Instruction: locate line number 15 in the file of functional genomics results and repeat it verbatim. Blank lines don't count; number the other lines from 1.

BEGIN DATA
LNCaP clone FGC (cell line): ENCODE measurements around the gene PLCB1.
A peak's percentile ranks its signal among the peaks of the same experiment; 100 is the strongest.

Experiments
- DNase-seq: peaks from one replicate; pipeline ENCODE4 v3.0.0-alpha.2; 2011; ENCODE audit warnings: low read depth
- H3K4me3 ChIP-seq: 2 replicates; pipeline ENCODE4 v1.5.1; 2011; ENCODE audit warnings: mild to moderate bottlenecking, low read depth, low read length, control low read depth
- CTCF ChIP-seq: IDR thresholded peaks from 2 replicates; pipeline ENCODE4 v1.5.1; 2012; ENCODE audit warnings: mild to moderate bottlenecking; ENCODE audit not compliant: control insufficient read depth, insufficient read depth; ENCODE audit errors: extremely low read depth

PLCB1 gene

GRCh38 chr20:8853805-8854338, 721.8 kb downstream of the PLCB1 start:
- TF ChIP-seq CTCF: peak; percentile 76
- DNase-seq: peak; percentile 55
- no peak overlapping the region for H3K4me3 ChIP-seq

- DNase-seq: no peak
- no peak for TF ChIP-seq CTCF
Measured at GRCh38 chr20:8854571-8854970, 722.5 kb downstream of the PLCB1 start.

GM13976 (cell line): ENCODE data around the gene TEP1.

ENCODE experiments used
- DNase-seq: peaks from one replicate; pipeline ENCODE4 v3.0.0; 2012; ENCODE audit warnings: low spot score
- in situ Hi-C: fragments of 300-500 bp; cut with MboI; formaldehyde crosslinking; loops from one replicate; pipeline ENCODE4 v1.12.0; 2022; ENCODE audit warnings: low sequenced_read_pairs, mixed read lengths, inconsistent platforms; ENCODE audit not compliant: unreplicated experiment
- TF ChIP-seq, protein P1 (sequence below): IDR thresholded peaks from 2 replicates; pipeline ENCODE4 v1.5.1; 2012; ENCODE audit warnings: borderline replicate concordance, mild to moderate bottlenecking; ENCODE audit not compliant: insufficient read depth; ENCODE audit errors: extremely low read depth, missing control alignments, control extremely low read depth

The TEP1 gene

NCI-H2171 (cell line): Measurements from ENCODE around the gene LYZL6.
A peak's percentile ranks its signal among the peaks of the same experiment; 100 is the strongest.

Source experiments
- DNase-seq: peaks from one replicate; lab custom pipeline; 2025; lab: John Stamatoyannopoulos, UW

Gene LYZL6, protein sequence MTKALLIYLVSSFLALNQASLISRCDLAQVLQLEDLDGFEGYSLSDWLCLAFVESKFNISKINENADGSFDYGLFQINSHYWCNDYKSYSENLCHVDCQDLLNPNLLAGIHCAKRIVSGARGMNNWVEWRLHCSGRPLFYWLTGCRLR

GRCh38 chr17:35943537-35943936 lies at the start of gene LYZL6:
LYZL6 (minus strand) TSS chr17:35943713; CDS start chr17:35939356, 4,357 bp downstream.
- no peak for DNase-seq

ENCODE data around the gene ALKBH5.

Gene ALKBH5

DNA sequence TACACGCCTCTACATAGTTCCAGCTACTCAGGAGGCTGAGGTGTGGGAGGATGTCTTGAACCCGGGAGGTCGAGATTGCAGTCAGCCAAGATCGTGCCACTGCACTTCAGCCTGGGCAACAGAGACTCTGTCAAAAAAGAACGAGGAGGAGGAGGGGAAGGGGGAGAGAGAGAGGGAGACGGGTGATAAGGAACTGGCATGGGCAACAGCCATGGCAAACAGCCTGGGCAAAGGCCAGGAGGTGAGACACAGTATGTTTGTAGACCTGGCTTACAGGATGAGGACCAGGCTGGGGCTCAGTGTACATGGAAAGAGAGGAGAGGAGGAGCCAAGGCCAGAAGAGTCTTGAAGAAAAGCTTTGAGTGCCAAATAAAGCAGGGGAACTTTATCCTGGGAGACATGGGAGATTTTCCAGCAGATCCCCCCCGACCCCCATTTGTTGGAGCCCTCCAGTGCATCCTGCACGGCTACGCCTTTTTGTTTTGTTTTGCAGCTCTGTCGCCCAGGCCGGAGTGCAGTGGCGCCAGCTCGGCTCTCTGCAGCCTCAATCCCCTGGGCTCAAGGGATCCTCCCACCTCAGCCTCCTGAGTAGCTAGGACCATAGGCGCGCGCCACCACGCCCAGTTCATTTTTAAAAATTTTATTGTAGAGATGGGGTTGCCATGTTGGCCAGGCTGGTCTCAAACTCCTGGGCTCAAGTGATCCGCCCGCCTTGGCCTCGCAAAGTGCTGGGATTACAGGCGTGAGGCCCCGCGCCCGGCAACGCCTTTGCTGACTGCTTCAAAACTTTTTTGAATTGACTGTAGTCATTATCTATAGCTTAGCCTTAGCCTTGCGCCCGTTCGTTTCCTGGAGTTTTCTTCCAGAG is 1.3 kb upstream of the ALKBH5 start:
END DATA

GM13976 (cell line): ENCODE data around the gene TEP1.